Appellees, by their first supplemental petition, charged that appellant had actual notice of the outstanding vendor's lien notes, and had agreed and assumed to pay two-thirds of the amount of same as part of the consideration for the land.
The case was tried by the court without a jury, and resulted in a judgment for appellees for the amount of the check, interest and protest fees, and from the judgment appellant prosecutes this appeal.
The trial judge filed his findings of fact, which are fully sustained by the evidence in the record, and which findings are as follows:
"1. I find that the plaintiff sold to defendant certain personal property and land fully described in plaintiff's petition, and that the consideration was the check for $866.66 sued on and the assumption by the defendant of two-thirds of the $1,600 vendor's lien notes held by Robinson Bros.
"2. I find that defendant Springman knew of the vendor's lien notes held by Robinson, and bought the land subject to such vendor's lien; and that he agreed to pay the part of said notes which Woodworth and Hawkins were bound to pay (that is, two-thirds of such notes) as part of the purchase price that he was to pay for the land, and that he stopped the payment of the check sued on.
"3. I find that when Springman first raised objection to the trade, which was after the deed was made to him, that the plaintiffs offered to give bach the check if he would deed them back the property, and that Springman refused to do this, and that at this time he had suffered no loss, nor had he paid anything on the purchase price. After stopping the payment of the check Springman contracted to sell the two-thirds interest in said property for $2,000 to A. K. Fretz.
"4. I find that Springman went into possession of the property and refused to give it up to Hawkins and Woodworth, and has ever since been in possession of all of the property. He has used up much of the personal property and refuses to pay the check for which this suit is brought.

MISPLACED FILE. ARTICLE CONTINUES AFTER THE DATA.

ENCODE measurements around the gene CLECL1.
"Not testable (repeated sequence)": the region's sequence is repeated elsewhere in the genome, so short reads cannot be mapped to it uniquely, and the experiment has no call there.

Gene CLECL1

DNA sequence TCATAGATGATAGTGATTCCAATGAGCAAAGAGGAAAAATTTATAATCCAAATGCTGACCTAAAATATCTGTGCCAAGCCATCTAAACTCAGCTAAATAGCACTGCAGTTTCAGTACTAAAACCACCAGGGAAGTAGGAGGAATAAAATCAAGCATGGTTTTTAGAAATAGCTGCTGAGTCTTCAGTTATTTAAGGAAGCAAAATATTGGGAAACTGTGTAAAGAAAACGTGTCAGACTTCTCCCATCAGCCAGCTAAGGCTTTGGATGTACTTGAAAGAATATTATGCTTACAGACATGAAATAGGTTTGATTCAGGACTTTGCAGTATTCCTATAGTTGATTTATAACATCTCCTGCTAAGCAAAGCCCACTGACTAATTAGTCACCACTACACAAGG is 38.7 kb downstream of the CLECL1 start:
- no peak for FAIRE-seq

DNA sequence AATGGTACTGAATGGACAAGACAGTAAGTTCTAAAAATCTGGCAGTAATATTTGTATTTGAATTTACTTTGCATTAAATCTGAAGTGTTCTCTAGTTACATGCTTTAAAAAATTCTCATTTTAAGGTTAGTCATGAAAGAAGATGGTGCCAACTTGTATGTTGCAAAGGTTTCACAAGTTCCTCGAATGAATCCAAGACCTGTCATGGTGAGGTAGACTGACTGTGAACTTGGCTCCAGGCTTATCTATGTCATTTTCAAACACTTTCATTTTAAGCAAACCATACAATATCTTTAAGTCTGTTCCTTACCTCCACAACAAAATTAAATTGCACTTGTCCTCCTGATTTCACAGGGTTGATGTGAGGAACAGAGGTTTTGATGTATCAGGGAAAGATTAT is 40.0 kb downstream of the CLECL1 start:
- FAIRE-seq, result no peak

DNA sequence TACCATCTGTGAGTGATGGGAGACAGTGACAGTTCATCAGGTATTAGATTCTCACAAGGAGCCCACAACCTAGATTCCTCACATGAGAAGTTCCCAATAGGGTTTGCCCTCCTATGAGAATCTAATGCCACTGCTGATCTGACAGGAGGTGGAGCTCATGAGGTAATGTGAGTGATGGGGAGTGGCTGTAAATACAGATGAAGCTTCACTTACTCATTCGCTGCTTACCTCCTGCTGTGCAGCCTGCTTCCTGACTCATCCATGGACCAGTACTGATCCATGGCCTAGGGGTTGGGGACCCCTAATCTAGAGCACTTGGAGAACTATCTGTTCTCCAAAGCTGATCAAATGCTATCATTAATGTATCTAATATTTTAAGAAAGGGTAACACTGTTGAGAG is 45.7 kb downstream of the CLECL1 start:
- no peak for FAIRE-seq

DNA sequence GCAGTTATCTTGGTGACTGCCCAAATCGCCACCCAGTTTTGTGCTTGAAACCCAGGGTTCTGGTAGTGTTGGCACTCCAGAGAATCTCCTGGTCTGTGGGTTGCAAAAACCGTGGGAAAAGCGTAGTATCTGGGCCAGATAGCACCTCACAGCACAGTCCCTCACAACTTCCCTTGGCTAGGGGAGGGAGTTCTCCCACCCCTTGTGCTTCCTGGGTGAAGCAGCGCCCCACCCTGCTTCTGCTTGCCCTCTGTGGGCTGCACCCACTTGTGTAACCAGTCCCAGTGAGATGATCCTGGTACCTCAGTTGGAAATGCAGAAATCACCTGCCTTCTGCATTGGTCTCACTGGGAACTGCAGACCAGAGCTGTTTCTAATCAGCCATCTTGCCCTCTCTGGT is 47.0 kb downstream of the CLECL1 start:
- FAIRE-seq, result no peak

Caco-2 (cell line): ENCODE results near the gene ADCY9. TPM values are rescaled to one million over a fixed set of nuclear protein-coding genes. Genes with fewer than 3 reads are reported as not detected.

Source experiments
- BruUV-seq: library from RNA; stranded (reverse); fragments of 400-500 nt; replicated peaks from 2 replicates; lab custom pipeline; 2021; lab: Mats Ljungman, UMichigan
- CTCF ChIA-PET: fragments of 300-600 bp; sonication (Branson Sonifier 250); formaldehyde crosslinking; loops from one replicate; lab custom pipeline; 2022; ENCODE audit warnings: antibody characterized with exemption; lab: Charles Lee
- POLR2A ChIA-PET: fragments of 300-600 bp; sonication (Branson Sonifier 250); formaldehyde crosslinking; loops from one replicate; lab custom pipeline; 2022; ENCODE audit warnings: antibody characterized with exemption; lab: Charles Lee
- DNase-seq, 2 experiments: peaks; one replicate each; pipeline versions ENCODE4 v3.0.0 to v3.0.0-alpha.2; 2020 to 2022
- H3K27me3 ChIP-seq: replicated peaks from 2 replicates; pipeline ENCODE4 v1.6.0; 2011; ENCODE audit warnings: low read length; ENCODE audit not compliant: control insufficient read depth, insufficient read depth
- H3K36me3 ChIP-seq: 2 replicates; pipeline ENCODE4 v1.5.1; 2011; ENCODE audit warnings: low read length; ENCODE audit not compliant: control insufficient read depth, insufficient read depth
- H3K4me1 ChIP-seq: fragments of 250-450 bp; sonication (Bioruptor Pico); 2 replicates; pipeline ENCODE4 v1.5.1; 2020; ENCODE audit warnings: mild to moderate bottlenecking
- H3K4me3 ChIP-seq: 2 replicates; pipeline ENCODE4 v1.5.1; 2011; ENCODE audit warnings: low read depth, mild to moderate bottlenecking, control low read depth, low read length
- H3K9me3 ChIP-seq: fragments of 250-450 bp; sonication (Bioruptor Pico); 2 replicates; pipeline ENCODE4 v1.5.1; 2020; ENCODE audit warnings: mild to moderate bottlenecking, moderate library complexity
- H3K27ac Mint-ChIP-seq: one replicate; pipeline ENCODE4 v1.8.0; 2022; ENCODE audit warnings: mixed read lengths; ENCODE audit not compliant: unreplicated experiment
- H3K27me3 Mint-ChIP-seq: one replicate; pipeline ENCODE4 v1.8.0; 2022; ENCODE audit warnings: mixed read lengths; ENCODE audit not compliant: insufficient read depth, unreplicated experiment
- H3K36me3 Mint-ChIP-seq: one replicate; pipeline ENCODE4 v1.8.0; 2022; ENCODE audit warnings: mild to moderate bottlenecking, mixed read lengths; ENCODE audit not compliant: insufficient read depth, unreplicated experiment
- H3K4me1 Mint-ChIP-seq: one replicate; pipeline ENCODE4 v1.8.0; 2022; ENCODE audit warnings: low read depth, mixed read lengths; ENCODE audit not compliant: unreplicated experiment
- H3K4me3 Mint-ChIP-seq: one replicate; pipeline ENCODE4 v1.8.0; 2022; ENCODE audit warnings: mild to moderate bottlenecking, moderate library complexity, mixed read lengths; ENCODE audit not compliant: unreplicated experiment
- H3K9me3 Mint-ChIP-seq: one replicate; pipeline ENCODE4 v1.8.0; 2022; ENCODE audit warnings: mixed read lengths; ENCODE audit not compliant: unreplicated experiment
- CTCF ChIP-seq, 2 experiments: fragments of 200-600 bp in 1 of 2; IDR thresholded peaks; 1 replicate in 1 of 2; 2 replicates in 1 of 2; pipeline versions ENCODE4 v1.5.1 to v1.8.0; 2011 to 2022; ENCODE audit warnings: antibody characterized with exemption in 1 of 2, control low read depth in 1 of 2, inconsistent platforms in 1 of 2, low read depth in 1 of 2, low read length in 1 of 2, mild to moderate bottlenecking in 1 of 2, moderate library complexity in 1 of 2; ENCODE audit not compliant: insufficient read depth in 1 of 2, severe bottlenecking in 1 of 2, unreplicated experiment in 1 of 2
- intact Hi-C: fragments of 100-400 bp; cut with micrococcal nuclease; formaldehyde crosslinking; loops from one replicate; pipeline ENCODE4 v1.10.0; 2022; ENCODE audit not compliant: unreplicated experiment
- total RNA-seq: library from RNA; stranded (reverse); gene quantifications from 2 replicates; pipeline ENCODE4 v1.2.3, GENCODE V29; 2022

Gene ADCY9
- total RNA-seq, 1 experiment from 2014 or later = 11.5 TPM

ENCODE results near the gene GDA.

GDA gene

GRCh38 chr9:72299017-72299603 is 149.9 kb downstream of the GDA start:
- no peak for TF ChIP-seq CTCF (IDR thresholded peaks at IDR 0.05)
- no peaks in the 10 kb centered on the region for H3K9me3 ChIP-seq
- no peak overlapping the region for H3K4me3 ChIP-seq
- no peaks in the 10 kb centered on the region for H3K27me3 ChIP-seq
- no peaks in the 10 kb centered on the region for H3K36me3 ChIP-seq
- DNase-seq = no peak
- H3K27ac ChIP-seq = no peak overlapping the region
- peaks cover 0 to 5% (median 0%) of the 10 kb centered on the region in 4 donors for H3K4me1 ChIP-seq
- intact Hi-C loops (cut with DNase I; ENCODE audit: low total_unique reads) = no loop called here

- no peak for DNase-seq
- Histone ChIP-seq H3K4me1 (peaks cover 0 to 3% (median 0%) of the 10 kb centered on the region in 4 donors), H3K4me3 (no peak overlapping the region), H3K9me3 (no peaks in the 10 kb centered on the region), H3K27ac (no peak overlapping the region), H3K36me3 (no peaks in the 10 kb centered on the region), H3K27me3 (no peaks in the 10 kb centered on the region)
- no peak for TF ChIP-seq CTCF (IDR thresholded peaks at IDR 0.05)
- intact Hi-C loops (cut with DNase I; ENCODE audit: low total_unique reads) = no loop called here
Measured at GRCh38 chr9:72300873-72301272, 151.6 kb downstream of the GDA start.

"5. I find that the property, a two-thirds interest in which was sold to Springman by Hawkins and Woodworth, was worth at the time of that sale the sum of $3,000 or more.
"6. I find that suit was brought by Robinson Bros., and their lien was foreclosed, and the land sold, and that Robinson Bros. became the purchasers thereat.
"7. I find that defendant stopped payment of the check forcing protest, and refused either to cancel the trade or pay the consideration, and that the costs of protest was $6.10."
By his first and second assignments of error appellant attacks the trial judge's first and second findings of fact, the ground of his contention being that the preponderance of the evidence shows that appellant did not know of the existence of the outstanding vendor's lien notes, and that he did not assume or agree to pay two-thirds of the amount of same.
This court will not reverse a judgment merely because it may appear from the record that the evidence preponderates in favor of the losing party or against the findings of fact of the trial court; and an assignment of error which only complains that the preponderance of the evidence is against a finding of a trial court, upon which judgment was rendered, is not sufficient to require consideration. (Texas N. O. Ry. v. Lee, 32 Texas Civ. App. 23[ 32 Tex. Civ. App. 23]; Houston T. C. Ry. v. Rowell, 45 S.W. 763; Gulf, C. S. F. Ry. v. Holland, 27 Texas Civ. App. 397[ 27 Tex. Civ. App. 397].) The assignments will not be considered.